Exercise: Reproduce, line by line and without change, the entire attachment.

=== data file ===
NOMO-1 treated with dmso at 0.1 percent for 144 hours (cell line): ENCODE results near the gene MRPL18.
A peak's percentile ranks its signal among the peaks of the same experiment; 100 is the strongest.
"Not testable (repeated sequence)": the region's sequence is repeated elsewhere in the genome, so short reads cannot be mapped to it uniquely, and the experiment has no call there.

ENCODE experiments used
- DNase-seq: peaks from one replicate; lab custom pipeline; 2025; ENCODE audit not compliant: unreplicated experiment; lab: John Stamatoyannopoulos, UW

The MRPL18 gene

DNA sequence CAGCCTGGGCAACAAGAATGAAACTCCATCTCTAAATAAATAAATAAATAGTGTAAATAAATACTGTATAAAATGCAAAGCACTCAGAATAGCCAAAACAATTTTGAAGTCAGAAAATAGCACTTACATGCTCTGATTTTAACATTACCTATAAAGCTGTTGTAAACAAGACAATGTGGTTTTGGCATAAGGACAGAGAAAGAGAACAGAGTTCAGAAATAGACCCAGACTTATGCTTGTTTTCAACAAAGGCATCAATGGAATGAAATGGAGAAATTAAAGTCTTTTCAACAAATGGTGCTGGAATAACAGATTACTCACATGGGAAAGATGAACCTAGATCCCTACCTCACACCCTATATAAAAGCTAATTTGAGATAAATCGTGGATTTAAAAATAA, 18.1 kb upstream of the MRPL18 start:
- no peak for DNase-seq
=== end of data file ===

NOMO-1 treated with dmso at 0.1 percent for 144 hours (cell line): ENCODE results near the gene MRPL18.
A peak's percentile ranks its signal among the peaks of the same experiment; 100 is the strongest.
"Not testable (repeated sequence)": the region's sequence is repeated elsewhere in the genome, so short reads cannot be mapped to it uniquely, and the experiment has no call there.

ENCODE experiments used
- DNase-seq: peaks from one replicate; lab custom pipeline; 2025; ENCODE audit not compliant: unreplicated experiment; lab: John Stamatoyannopoulos, UW

The MRPL18 gene

DNA sequence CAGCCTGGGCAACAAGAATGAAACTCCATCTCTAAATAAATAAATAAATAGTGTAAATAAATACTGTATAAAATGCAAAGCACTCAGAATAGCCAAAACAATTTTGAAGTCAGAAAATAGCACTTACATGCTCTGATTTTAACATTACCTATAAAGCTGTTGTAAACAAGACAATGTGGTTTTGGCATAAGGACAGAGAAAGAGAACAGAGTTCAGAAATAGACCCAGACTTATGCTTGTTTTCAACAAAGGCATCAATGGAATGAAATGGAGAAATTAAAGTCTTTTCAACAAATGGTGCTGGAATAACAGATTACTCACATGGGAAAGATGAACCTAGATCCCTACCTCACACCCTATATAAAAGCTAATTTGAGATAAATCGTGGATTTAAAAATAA, 18.1 kb upstream of the MRPL18 start:
- no peak for DNase-seq